The reconciliation with France allowed a French company to
start extracting iron ore from Mont Nimba, for the French
oil company to start extracting oil from Guinea's
continental shelf, and to start the extraction of the rich
bauxite deposits discovered in the 1970s. The country now
became the world's second largest producer of this mineral,
and at the same time signed an agreement with Mali, whose
perspective was the formation of an economic and political
federation between the two countries.
In late March 1984, Sekou Touré died in the United
States, undergoing treatment for an old disorder. A week
later, Colonel Lansana Conté announced a military coup that
overthrew the country's interim president, Louis Beavogui.
the new regime dissolved the structures around the "party
state", the constitution, mass organizations and parliament.
Guinea's Democratic Party was banned and the country's name
changed as the People's Republic and
Revolutionaries were deleted. The private sector
received support, the semi-state companies were closed down
and France, the United States and a number of African states
were called upon to contribute to revitalizing the economy.
Guinea's foreign debt reached US $ 800 million, and on
that basis, the regime decided to devalue the currency
syllable by 100% and cut public spending. Both demands
were made for the incorporation of Guinea into the French
currency area of Africa, CFA.
In December 1984, Colonel Conté cut the number of
ministers in his government and assumed the role of head of
state, prime minister and defense minister
As part of the economic recovery, in December 1985, the
regime launched a program to support the cultivation of rice
and privatized the state's commercial, industrial and
agricultural enterprises. However, the goal of
self-sufficiency with food could not yet be met.
In order to reduce public spending, massive redundancies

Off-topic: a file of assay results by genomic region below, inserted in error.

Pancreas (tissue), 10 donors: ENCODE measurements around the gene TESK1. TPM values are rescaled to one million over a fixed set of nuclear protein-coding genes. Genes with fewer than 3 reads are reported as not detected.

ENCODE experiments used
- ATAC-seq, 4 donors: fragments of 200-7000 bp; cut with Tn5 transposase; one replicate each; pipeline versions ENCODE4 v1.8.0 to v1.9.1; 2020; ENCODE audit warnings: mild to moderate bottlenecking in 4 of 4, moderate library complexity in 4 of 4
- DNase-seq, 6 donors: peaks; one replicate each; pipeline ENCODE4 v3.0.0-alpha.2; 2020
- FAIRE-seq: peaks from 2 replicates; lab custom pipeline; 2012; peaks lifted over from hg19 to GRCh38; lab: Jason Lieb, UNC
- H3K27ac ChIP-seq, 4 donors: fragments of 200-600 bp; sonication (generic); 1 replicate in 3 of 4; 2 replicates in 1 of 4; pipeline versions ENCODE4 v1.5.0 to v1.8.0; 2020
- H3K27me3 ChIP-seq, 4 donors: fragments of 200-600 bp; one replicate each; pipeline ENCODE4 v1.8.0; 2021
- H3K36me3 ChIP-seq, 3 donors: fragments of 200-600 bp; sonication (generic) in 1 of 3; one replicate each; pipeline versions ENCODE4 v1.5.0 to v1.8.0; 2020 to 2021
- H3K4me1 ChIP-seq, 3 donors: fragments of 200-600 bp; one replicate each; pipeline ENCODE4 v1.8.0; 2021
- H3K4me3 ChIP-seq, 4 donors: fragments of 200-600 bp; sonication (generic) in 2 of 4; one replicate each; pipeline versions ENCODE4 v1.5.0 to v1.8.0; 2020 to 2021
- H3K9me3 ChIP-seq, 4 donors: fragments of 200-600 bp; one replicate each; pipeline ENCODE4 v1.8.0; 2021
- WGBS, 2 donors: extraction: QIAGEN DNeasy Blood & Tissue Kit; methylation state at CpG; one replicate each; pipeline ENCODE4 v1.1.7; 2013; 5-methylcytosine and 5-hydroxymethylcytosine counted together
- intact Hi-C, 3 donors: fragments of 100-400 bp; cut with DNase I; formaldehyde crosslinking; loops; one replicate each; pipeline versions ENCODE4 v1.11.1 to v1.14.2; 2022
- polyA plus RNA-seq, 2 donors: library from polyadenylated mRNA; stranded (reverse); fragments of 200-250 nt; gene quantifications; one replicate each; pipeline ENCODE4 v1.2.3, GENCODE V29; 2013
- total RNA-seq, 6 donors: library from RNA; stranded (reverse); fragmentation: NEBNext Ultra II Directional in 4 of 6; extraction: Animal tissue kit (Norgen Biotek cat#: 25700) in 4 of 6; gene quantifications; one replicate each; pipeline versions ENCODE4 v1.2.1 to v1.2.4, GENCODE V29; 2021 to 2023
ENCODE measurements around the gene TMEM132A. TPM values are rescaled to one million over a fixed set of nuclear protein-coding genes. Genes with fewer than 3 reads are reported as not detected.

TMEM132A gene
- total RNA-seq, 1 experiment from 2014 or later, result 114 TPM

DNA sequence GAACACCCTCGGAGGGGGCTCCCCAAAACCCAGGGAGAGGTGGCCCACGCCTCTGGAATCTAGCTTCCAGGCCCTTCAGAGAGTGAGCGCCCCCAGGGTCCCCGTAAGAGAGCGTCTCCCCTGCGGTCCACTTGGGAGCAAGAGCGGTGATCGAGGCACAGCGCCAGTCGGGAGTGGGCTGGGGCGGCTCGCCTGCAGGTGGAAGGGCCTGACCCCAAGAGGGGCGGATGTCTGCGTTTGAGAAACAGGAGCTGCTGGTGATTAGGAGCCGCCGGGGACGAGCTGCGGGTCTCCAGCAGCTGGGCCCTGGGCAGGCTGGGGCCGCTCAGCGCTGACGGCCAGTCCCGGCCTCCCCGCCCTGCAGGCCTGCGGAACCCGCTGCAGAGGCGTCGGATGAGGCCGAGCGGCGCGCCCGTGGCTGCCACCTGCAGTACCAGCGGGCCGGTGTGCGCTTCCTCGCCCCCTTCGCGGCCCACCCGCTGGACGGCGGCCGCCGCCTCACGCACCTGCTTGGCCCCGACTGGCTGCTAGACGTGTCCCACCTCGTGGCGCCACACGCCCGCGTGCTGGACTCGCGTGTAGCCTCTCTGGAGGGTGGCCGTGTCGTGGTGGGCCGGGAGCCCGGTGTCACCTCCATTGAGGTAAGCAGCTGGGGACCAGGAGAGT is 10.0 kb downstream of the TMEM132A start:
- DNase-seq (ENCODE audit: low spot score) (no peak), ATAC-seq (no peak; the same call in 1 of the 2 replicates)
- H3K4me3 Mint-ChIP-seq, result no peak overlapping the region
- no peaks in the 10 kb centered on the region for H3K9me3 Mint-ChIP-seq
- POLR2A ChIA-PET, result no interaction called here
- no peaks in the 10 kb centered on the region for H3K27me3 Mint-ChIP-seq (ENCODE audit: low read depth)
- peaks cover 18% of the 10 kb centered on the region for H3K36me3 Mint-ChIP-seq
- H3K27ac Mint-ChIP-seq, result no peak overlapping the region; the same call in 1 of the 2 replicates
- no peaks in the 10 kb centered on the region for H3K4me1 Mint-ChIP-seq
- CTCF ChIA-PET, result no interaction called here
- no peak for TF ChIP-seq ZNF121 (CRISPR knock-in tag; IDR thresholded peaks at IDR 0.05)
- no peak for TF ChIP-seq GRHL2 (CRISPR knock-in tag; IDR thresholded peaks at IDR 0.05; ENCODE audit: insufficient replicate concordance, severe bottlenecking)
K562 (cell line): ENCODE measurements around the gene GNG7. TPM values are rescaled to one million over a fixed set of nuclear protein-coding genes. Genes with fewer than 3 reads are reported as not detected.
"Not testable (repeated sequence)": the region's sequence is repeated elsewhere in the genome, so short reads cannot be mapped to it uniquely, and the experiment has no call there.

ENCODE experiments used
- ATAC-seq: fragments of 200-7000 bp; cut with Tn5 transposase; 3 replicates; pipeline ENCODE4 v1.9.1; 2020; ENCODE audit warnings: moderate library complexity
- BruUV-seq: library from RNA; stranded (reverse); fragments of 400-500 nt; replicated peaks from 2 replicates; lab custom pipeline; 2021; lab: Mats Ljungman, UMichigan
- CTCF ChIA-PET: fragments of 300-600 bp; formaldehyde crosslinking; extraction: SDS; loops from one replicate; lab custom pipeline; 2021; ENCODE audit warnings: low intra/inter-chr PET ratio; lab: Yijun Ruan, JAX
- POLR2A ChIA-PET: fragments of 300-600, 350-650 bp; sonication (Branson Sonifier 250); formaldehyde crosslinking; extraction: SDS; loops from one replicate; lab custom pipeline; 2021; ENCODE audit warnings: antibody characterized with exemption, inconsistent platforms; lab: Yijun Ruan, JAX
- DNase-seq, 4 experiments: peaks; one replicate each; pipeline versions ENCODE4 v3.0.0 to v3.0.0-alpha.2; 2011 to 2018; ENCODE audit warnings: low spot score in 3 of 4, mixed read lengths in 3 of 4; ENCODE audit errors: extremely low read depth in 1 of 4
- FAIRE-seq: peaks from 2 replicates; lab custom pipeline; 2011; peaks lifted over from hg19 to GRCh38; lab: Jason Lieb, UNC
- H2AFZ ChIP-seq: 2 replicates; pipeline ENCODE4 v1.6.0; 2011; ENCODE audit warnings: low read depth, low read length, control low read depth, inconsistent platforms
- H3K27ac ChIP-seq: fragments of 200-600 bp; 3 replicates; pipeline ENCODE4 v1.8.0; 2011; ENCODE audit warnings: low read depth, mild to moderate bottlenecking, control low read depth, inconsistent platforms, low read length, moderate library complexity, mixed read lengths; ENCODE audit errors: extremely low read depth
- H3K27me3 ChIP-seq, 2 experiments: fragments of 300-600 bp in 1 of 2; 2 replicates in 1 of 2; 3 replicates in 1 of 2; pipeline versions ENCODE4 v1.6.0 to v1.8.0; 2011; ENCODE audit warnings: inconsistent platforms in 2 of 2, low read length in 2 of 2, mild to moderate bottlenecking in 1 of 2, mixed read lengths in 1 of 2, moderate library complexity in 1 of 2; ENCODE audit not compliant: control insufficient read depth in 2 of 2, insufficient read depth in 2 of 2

were made in 1987 by state employees. In 1988, Conté
banished a group of officers from the capital. Their strong
dissatisfaction with the low wages had been a threat to
stability. In January of that year, an 80% increase in wages
led to a tripling of prices. Subsequent demonstrations
forced the government to freeze prices for consumer goods
With the introduction of multi-party rule, opposition
leader Alpha Condé returned from his exile and led the
formation of the National Democratic Forum, which consisted
of 30 opposition groups. Despite the democratic opening,
however, the political persecution continued.
Lansana Conté was re-elected president at the December
1993 election, but with less than 51% of the vote. Alpha
Condé was accused of conducting a "coup d'état" and clashes
between the police and opposition sympathizers. In January
1994, dozens of people died during unrest in Macenta near
the border with Liberia.
In June 1995, the ruling parties won 76 out of the
parliament's 114 seats in an election which the opposition
termed fraud. The country's gross domestic product increased
by 5% annually, and in recognition of the good economic
prospects, the Paris Club canceled $ 85 million of Guinea's
foreign debt, and rescheduled another 85 million.